I often times think, however, that life insurers are not likely to reach their fullest business potential unless and until some of the most intractable challenges and problems that hold back its growth are first identified, and then dealt with and eliminated so that the industry can set itself up for robust growth. I wonder if, at a high level, this is something that you think about? And if it is, perhaps we can explore some subsets of this?It’s something that we think about a lot. In fact, what I can tell you is that in large measure our annual meeting, which is our most senior and largest conference of the year, is really aimed at these very topics. This year’s theme is about execution.
In my opening remarks, I will take a clip of a comment made last year by the president of a major mutual fund company who charged that the life insurance industry is going to blow the opportunity because they have not been very good at execution. Ironically, that mutual fund company is owned by a life insurance company. So, I thought it was a particularly interesting statement. We took it seriously enough that we built this year’s program around the concept of execution. What does our industry have to do to capture their fair share of that opportunity that everybody knows is the biggest in history?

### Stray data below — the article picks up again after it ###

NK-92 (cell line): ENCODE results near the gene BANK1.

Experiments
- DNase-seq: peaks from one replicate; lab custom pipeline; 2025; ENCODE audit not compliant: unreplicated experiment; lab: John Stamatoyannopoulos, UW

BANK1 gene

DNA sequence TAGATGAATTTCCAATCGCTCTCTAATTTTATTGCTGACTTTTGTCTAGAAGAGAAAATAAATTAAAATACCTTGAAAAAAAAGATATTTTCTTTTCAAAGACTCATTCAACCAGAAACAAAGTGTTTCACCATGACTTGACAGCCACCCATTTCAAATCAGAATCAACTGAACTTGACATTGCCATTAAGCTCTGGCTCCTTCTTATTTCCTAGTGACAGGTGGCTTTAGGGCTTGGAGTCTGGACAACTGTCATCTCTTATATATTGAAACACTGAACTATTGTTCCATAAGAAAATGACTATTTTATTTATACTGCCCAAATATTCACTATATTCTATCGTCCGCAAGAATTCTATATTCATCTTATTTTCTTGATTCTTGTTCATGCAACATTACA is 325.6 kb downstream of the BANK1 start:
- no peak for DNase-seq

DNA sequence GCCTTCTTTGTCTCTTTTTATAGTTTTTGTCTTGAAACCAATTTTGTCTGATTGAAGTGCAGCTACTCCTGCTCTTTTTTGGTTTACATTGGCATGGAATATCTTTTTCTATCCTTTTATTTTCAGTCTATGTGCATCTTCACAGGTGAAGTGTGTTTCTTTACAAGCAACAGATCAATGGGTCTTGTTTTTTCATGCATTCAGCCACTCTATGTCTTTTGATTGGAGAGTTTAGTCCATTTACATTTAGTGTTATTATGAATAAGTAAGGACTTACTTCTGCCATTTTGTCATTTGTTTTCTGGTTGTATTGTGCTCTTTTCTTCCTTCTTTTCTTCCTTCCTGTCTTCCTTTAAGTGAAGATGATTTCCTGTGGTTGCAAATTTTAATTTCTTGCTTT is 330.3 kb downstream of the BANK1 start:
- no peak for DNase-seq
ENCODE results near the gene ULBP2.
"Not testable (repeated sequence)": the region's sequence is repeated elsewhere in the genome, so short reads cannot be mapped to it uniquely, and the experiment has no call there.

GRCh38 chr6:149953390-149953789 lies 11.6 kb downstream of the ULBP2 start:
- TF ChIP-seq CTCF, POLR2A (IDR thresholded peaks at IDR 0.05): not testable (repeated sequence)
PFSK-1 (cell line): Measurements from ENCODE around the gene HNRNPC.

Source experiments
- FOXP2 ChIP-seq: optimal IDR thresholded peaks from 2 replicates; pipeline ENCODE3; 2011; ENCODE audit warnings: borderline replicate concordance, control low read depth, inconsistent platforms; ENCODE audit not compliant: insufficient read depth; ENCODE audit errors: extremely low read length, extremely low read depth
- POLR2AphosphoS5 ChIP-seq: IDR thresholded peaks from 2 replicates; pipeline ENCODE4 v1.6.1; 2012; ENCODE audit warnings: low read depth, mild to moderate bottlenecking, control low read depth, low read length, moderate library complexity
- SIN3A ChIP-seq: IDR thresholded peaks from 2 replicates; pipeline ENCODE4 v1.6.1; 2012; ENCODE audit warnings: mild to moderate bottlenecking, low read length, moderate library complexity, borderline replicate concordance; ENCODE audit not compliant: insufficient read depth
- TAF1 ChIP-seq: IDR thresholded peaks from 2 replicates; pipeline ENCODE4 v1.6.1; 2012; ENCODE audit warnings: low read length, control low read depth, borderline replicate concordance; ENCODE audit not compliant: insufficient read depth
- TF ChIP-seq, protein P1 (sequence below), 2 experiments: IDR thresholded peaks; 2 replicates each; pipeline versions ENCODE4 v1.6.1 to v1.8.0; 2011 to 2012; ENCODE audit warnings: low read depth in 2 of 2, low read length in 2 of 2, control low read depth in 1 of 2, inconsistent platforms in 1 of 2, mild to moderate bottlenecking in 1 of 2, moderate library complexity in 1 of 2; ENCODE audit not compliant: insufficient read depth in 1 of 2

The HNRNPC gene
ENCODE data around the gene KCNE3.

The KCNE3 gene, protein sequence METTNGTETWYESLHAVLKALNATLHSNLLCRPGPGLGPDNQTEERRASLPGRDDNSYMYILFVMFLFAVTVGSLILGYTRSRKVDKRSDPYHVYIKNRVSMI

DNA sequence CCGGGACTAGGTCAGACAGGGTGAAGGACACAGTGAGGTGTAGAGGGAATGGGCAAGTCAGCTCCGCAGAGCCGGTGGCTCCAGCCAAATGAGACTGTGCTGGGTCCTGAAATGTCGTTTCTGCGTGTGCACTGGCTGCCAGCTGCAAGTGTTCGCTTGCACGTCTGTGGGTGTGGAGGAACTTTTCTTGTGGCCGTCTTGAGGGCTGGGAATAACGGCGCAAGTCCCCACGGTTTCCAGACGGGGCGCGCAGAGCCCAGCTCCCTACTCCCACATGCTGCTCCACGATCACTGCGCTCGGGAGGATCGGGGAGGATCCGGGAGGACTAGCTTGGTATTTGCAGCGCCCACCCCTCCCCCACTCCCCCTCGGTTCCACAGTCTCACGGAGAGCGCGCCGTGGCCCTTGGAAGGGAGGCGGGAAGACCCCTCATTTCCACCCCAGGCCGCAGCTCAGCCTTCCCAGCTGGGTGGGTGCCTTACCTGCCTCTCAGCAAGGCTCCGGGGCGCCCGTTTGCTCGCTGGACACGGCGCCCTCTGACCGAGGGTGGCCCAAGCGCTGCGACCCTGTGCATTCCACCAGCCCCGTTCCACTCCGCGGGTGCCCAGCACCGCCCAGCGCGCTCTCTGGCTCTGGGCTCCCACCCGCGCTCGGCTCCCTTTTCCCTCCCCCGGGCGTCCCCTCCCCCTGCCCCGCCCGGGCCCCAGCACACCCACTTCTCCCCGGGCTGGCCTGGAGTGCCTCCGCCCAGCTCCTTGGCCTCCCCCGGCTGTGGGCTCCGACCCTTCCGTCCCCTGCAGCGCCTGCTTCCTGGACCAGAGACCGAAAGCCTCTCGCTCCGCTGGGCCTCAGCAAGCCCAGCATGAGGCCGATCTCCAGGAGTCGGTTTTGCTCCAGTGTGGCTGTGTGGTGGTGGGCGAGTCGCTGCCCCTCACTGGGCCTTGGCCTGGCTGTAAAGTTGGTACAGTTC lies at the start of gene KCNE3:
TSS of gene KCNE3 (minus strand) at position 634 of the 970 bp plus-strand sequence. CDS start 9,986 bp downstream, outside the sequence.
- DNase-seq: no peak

A couple of the things that are important to look at: First, many companies are too siloed to look at the total needs of the customer-we don’t spend enough time as some other parts of the financial services industry to really understand what the customer wants, how they think. Although, we certainly think that LIMRA can play a role in that piece.
Second, there’s a lot of discussion about whether we take too much of a product focus. The industry often takes a manufacturing view. Is that the best approach? Third is an issue that LIMRA talks about–it’s part of who we are, our fabric– and that’s distribution. The number of producers continues to decline in terms of career agents. The number of new agents continues to decline. So, will there be enough distribution to meet these needs? And, if not, which we believe is a certainty, what will the new avenues be to get our products in front of people more often?
So, these are some of the key issues that will be focused on at our annual meeting. I might mention that our special guest will be Alan Greenspan, who will certainly tell us about some of the macro-financial issues that we need to be thinking about.